Sunday, 2 June 2013

OU field trip to the Malverns

I've had a very busy few days hence the lack of drawings. One of the things I've been up to was a field trip yesterday to the Malvern Hills, as part of the OU module I'm currently studying towards my degree. We don't get much in the way of field trips due to the whole distance learning thing, but they are always highlights - really enjoyable and anything learnt seems to stick in my head a lot better than if I'd read it from a textbook. I didn't do any drawing, no time for that! But I learnt some new plants so thought I would do a quick post about them.

We went up to the Herefordshire Beacon first and had a look at the landscape, along with info about the geology, to work out how it had influenced the surrounding landforms. The Malvern Hills are a ridge of mostly intrusive (coarse-grained) igneous Precambrian rocks that formed as part of an ancient volcanic island arc, they are some of the oldest rocks in England, AWESOME! There are also some slightly more recent (Ordovician) extrusive (fine-grained) volcanic rocks toward the southern end of the ridge, here is a cave there that has been created by quarrying basalt.

Supposedly this cave is called the Giant's Cave. I can however confirm that the person standing in it is of normal stature.
Also towards the southern end, some of the rocks have been deformed into a gneiss-type texture by metamorphism, we didn't get to see these so I really want to go back and check them out, I love metamorphic rocks!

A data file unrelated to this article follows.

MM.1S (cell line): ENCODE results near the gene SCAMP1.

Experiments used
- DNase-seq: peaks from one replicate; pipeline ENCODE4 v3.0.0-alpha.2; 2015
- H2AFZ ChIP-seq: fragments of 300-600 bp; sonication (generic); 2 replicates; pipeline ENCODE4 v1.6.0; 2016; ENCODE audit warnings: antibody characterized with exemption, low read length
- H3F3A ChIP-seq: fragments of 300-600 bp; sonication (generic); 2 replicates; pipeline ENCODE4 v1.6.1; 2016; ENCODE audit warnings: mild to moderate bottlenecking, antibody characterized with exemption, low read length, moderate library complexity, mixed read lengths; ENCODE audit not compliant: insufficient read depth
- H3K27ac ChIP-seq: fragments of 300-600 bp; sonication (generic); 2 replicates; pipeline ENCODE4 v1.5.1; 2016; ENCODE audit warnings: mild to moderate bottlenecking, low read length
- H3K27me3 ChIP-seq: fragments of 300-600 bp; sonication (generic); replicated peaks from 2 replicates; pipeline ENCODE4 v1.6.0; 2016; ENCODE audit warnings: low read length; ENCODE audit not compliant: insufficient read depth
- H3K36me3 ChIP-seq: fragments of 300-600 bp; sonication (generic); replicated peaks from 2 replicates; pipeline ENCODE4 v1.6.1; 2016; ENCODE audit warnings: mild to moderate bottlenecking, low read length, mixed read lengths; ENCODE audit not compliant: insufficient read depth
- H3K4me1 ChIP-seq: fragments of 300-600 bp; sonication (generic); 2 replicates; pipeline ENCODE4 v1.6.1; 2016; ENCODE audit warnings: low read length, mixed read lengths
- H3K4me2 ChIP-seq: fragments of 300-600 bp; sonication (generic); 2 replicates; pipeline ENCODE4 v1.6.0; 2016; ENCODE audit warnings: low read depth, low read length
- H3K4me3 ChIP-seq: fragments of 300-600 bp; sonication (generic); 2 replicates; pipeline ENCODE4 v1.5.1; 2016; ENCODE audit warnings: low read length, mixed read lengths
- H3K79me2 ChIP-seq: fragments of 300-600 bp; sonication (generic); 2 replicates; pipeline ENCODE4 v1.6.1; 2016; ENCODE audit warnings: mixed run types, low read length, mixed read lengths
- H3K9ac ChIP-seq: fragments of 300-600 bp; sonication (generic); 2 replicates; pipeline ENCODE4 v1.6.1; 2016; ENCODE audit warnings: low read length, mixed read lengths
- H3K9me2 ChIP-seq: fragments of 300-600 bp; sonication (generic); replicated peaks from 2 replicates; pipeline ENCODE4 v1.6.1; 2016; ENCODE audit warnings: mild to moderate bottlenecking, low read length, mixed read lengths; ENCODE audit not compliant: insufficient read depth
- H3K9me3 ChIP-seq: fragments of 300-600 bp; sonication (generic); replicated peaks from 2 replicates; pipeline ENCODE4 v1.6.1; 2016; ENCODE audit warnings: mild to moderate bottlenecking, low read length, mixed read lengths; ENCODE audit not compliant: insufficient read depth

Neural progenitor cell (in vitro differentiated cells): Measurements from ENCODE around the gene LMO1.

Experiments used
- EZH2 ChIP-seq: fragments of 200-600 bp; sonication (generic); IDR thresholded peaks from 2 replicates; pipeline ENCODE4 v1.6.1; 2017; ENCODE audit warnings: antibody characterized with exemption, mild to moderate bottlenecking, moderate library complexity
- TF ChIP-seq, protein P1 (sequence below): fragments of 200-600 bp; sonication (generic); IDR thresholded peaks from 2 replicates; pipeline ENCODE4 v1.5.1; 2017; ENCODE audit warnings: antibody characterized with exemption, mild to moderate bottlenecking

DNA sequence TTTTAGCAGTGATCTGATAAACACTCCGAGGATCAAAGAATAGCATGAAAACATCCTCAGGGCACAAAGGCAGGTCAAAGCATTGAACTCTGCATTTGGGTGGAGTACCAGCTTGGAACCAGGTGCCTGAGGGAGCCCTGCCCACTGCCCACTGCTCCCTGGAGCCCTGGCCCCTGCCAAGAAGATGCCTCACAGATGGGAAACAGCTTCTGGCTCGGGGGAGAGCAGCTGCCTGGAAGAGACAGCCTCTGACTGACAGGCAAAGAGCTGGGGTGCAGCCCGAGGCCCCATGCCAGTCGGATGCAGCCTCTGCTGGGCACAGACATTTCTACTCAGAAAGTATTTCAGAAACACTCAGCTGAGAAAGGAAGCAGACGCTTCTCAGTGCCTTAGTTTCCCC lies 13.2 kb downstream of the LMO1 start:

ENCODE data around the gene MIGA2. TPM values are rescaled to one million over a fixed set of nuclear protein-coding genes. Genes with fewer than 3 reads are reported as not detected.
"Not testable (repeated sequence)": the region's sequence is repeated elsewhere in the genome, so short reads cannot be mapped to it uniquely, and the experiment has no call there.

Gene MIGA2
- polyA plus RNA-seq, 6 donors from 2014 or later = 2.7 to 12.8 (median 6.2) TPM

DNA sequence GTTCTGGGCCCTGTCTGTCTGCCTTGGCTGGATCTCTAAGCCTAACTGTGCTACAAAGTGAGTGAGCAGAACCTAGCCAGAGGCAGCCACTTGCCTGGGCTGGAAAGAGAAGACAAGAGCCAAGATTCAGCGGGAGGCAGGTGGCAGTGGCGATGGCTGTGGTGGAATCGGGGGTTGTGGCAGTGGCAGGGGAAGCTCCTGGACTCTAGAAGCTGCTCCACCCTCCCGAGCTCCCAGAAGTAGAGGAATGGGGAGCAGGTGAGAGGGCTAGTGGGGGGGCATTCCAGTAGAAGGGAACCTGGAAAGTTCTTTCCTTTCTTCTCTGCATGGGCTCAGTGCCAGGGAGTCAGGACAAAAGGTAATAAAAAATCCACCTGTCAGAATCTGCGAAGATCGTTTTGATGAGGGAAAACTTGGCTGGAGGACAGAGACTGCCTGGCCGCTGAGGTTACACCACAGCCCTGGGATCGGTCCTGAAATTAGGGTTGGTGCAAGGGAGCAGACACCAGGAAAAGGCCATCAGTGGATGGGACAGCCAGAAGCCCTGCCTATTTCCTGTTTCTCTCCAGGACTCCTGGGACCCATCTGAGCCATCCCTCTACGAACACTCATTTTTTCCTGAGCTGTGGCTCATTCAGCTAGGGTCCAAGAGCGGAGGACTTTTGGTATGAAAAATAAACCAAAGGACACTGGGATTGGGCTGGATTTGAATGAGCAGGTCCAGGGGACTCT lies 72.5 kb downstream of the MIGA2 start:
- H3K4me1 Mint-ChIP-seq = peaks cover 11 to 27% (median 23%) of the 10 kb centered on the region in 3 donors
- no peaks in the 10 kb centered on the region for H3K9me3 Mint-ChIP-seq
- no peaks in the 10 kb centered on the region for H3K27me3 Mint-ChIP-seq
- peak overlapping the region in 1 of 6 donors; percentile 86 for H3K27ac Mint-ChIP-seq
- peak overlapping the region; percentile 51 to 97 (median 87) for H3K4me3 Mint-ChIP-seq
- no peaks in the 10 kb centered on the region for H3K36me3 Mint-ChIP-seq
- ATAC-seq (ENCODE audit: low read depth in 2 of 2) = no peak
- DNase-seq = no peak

After that we did a bit of surveying of the plants growing on the slopes, this was my favourite bit! The plants were all really small due partly to the fairly thin soil and grazing, I liked how the more closely you look, the more different types of tiny plant you could find. I don't know much about classifying vegetation types yet but it seemed heath/grasslandish, fairly neutral and dryish. Some of the plants we found there were Wild Thyme (Thymus polytrichus), Sheep's Sorrel (Rumex acetosella), Lady's Bedstraw (Galium verum), Mouse-ear-hawkweed (Pilosella officinarum) and Common Rock Rose (Helianthemum nummularium). Another group were also doing a transect down the slope to see how the soil depth varied, I had a go with the auger on a hummock near the bottom of the slope, the soil was pretty deep there!

In the afternoon we relocated to Castlemorton Common where we had a go at measuring the cross-section of a stream, and the speed of its flow, before some more plant surveying. This was more of a damp meadow, there were lots of rushes and things and some pretty confusing buttercups! I found what turned out to be a Bulbous Buttercup (Ranunculus bulbosus) while we were eating lunch, and some other plants we came across were Greater Bird's-foot Trefoil (Lotus pedunculatus), Common Mouse-ear (Cerastium fontanum), Ribwort Plantain (Plantago lanceolata) and Tormentil (Potentilla erecta).

Mouse-ear-hawkweed (Pilosella officinarum) and Heath Bedstraw (Galium saxatile).
Tiny Sheep's Sorrel (Rumex acetosella)!
Yarrow (Achillea millefolium), Germander Speedwell (Veronica chamaedrys), and Wild Thyme (Thymus polytrichus).
Common Rock Rose (Helianthemum nummularium).

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